When someone mentions the word ‘addiction’ most people instantly think of alcohol and drugs. That’s what I would automatically think of if someone mentioned addiction to me. When I typed ‘addiction’ in to Google I was shown a list of websites about how to get help with drugs, alcohol and sex addictions. There was not one website which you could click on to get help with a Social Media addiction. Danah Boyd discusses teenagers having an addiction to Social Media in her book, ‘It’s Complicated, the social lives of networked teens’.
Social Media is a daily activity for a lot of people, but for others, they could be classed as being addicted to it. I believe Csikszentmihalyi’s definition of ‘flow’ is very similar to addiction. “Flow is the state of complete and utter absorption.” (Csikszentmihalyi in Boyd. 2014. Pg 80)
Teenagers are willing to admit that they are addicted, probably because they don’t see it as being a bad thing. “When asked about the unintended or negative implications of their social media activities, the teenage admitted they are addicted to and easily distracted by their social connectivity.” (Abdullah and Chan. 2016. Pg 200)
Boyd talks about the media coverage that teenage social media users get. She says, “the current generation of youth is uncontrollably hooked on these new technologies and unable to control their lives.” (Boyd, 2014, p78) In some cases this is true, but most of the time, teenagers are desperate to speak to their friends. In school when peers only get an hour’s break, this doesn’t satisfy them enough to go without talking to their friends until the next day. As Boyd states, “Most teens aren’t addicted to social media; if anything they’re addicted to each other.” (Boyd. 2014. Pg 80)
After reading further into this, more and more theorists are making the same comments. “Social media sites appeal to adolescents as it helps them get connected to their friends.” (How & Yi Ren. 2016) Many parents assume that they’re teenagers are up to no good online, when really they are talking to their friends. “Teens aren’t looking to hide; they just want privacy.” (Boyd. 2014. Pg 59) Boyd’s chapter on privacy links well with addiction because there are some things that teens only want to talk to their friends about. They don’t want their parents listening in.
When I was reading the chapter about addiction, I was shocked to read about some parents who don’t let their children out of the house because it’s too dangerous. If their children can’t interact with their friends after school outdoors, they will automatically go to social media as it is their only other option. One student said how she “felt socially disconnected because she did not have time to connect with friends outside of classes.” (Myra cited in Boyd. 2014. Pg 89)
When I was writing my dissertation, I chose ‘obsession’ as one of my concepts. I’ve found that a lot of what Boyd has spoken about links to the topic of fans being obsessed with celebrities and wanting to talk to them online. “Social media has created huge communities which connect millions of fans in a way that was never possible before.” (Simpson, T. cited in Wyatt, D. 2013)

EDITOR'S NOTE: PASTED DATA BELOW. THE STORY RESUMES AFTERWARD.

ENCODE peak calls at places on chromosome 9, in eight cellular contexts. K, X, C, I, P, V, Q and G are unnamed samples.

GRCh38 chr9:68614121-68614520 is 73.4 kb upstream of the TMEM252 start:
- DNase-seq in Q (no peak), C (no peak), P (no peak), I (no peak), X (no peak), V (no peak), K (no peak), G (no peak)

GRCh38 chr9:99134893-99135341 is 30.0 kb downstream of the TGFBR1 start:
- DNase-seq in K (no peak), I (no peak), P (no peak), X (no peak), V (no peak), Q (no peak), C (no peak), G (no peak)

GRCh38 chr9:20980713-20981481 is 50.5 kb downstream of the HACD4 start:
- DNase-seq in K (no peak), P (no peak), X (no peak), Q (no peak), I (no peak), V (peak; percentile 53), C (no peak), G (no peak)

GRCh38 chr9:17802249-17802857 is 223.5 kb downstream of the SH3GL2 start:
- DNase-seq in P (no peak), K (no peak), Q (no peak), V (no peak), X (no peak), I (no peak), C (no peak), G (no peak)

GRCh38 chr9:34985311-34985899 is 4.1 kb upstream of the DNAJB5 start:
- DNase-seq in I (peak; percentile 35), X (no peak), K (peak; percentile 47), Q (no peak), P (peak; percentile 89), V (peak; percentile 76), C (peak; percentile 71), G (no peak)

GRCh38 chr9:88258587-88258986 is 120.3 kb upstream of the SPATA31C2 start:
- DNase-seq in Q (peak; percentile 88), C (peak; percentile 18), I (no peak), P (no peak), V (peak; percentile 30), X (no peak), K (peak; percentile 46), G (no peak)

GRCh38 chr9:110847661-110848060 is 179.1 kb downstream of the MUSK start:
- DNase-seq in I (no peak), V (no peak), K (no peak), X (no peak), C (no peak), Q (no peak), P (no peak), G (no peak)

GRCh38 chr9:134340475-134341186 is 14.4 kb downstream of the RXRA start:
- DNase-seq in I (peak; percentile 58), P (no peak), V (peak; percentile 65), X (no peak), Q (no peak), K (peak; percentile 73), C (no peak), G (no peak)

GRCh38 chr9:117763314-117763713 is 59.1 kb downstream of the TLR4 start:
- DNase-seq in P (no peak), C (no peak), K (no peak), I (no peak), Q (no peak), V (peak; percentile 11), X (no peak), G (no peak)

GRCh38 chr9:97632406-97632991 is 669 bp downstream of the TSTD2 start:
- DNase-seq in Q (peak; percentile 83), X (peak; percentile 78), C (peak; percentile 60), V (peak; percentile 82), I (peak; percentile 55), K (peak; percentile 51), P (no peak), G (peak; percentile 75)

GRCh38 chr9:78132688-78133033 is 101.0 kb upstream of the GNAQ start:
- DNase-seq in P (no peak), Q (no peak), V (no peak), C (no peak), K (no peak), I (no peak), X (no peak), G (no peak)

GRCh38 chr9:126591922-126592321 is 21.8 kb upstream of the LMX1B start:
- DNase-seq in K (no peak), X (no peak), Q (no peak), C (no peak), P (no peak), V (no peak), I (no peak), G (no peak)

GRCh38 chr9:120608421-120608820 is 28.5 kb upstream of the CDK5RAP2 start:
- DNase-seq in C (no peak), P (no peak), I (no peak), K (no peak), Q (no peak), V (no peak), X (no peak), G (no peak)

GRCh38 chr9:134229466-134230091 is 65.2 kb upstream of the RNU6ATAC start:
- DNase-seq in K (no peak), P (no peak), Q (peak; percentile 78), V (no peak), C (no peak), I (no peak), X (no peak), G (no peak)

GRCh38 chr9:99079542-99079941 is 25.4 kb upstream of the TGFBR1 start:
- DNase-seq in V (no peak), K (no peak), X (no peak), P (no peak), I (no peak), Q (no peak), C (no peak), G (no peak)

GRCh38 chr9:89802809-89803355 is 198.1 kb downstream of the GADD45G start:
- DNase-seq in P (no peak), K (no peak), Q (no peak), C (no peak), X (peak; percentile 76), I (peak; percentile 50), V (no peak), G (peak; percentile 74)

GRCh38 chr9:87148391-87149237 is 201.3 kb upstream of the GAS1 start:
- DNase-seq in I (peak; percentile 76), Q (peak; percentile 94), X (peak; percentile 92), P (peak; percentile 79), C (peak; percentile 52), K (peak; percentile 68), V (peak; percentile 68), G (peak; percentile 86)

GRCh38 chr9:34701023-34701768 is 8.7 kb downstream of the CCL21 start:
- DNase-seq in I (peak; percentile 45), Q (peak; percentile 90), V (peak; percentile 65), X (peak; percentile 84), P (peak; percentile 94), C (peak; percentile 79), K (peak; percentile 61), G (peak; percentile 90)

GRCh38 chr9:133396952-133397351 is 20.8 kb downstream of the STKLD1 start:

I believe that we do live in a dangerous world, but as children grow up, they want to do the same as their friends. Preventing them from using Social Media sites cuts them off from their friends and they will feel like they are missing out. When Boyd talks about a teenager she spoke to, she says, “she craves time with friends and uses any excuse to go online to do so.” (Boyd. 2014. Pg 91) I understand parents’ worries about their children accessing websites they shouldn’t, but parental controls can be used. Banning teenagers from Social Media in my eyes is a big mistake and is not fair on the teens’ social lives.
Boyd, D. (2014) It’s complicated: The social lives of Networked teens. New Haven: Yale University Press.
How, D.O.S. and Yi Ren, T. (2016) Navigation the Cyberworld with your child A guide for parents, teachers and counsellors. Asia: Marshall Cavendish International.
Abdullah, A.D.A. and Chan, C.M.L. (2016) cited in Social media: The good, the bad, and the ugly: 15th IFIP WG 6.11 conference on e-business, e-services, and e-society, I3E 2016, Swansea, UK, September 13-15, 2016, proceedings. Edited by Yogesh Kumar Dwivedi, Antonis C. Simintiras, Salah Al-Sharhan, Nripendra P. Rana, Emma L. Slade, Marc Clement, Marijn Janssen, M. N. Ravishankar, and Matti Mäntymäki. Switzerland: Springer Nature.
Simpson, T. cited in Wyatt, D. (2013) Directing Directioners: Obsessive One direction fans subject of new documentary from channel 4. Available at: http://www.independent.co.uk/arts-entertainment/tv/news/directing-directioners-obsessive-one-direction-fans-subject-of-new-documentary-from-channel-4-8601218.html (Accessed: 12 December 2015).